Gianna is still at the Zoo although now off-show in her foster-rearing aviary. We haven’t broken the news to her yet that we want the other pair to parent-rear their own chicks. Gianna hasn’t built a nest this year which is unusual. I think it is linked to the lack of attention she is receiving. The project has been without a student placement for several months now. Normally they would be visiting Gianna two to three times a day in addition to the keeper visits.

Any other business….YES loads!

April was definitely a busy month. To add to all of the above activities there have been several visitors all wanting to learn how the reintroduction and Birds On The Edge can be of benefit. Below is a summary although really they warrant separate blogs. In no particular order:

Author Patrick Barkham and his family spent the Easter Holidays at the Durrell Wildlife Camp. He managed to include a trip to Sorel where I could explain the work we do and show off the choughs. Inadvertently, Patrick helped with our data collection. As I stood on the cliff tops pointing to a nest-box and commenting on the lack of uptake, Vicq and Osbourne eloquently flew straight inside! Side note: highly recommend reading Patrick’s books, especially Islander and Badgerlands.

Vicq collecting material to build her nest at Sorel. Photo by Liz Corry.

Jersey zoo played host to  the European Association of Zoos and Aquaria (EAZA) Directors’ Days conference. Over 130 zoo directors travelled to Jersey for the three-day event. This year’s theme was around leadership in conservation and how to encourage the community to set ambitious targets for greater conservation impact. The Birds On The Edge project was therefore a fitting optional field trip for the final day.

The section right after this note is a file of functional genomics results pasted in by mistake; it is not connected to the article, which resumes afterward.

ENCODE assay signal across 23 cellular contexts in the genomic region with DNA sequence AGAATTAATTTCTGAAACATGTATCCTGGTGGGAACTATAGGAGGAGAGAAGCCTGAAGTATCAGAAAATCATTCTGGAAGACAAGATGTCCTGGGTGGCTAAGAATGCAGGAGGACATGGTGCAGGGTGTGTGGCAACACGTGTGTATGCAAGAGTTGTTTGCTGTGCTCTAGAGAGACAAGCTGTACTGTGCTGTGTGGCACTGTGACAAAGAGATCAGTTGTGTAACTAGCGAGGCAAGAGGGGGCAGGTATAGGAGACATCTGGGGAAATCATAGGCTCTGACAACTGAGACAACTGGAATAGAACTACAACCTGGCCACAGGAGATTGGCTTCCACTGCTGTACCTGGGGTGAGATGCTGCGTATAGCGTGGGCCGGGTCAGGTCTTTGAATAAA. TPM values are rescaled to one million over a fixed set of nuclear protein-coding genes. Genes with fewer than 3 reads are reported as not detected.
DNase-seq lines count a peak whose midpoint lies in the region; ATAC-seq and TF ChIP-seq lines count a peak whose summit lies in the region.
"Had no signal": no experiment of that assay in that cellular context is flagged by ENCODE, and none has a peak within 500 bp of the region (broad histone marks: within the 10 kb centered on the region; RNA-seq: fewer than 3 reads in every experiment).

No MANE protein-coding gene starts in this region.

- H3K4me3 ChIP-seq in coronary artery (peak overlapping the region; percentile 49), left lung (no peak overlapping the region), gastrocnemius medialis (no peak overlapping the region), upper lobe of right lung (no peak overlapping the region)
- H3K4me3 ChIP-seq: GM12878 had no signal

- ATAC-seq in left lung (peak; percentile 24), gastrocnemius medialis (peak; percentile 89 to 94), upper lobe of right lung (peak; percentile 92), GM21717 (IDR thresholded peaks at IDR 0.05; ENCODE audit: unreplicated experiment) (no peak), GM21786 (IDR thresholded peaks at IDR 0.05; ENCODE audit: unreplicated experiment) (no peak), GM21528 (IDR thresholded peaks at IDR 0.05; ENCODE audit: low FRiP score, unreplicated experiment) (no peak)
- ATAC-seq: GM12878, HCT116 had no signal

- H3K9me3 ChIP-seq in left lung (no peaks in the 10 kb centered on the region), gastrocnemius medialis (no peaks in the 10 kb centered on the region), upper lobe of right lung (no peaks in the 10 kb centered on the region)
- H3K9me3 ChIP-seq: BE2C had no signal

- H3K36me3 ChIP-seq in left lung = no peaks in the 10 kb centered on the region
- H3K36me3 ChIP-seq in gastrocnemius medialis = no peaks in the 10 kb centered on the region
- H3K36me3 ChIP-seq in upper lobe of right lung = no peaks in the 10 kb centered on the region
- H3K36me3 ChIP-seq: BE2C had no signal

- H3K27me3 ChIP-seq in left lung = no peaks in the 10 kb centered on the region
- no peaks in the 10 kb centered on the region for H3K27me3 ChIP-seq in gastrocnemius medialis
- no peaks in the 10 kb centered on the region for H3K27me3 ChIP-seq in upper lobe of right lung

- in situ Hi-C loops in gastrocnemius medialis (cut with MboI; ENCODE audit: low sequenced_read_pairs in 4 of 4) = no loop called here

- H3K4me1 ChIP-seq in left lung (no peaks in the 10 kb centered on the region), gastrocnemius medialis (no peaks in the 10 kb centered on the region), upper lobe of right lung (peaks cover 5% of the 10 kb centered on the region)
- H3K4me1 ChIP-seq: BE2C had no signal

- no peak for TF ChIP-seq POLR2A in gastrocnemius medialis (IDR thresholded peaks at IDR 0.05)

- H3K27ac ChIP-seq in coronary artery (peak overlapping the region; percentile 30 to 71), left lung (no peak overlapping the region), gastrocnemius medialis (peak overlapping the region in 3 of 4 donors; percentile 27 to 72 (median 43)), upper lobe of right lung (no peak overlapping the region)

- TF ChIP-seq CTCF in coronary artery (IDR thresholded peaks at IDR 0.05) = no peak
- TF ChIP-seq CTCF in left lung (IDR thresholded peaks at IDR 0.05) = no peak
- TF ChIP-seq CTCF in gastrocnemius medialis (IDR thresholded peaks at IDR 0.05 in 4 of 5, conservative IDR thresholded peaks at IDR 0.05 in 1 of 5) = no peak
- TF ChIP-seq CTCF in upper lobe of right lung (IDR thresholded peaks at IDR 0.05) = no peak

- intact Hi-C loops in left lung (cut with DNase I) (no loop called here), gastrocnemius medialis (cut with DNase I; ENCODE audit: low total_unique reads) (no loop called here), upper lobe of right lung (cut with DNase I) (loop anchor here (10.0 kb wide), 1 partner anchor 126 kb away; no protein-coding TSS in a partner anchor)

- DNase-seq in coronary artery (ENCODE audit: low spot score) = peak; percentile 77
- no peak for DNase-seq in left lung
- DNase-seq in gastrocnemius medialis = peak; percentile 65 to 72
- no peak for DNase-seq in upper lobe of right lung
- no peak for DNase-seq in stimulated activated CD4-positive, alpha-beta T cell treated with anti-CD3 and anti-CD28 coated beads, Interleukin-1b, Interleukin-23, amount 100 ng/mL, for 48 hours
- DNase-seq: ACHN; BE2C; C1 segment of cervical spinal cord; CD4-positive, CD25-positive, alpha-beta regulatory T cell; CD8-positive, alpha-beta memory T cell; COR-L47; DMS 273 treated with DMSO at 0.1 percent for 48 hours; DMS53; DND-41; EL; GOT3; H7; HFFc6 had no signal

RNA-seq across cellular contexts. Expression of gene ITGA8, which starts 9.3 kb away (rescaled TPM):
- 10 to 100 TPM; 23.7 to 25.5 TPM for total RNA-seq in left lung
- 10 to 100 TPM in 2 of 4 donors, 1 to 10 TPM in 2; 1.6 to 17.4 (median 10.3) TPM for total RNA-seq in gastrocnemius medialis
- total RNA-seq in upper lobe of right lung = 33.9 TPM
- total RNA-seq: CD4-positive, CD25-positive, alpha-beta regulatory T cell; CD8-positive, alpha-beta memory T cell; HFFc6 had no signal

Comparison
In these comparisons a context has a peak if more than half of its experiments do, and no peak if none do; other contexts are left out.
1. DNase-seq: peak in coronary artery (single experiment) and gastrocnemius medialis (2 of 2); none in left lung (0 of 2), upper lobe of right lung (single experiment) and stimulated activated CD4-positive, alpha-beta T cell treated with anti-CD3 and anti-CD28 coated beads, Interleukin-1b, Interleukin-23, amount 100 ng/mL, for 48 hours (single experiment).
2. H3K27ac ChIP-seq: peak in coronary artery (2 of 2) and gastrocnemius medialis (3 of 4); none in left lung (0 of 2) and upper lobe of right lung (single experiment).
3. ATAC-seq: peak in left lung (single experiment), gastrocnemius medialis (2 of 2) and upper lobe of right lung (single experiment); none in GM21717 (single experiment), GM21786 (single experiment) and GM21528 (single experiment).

On the same day we also welcomed two guests from the Scottish Chough Study Group – Pat Monaghan, University of Glasgow, and Amanda Trask (now at ZSL). We are assisting in planning a translocation intended to ensure the survival of the remnant Scottish population. Also supported by improved supplemental feeding methods adapted from the lessons learnt with the Jersey choughs.

The two groups met out at Sorel providing Pat and Amanda with a bonus opportunity to network with Scottish EAZA members! Watch this space!

Great minds around a table in a castle – the start of something epic? Photo by Liz Corry.

Lastly, I escaped the rock for 24 hours to attend a workshop at Dover Castle, Kent. A PhD student is currently assessing the feasibility of reintroducing choughs to Kent. Historically, the species resided across the entire south coast of England not just Cornwall where you find them today. Plus choughs feature heavily in Canterbury heraldry.

The workshop was an opportunity to get project partners and experts together to discuss the next steps. Our good friends from Paradise Park were present allowing for a quick catch-up. There was a lot of enthusiasm in the room driven by Kent Wildlife Trust‘s latest goal to develop a wilder Kent. Again watch this space!

In the meantime, watch this video and reward yourself for reaching the end of April’s report!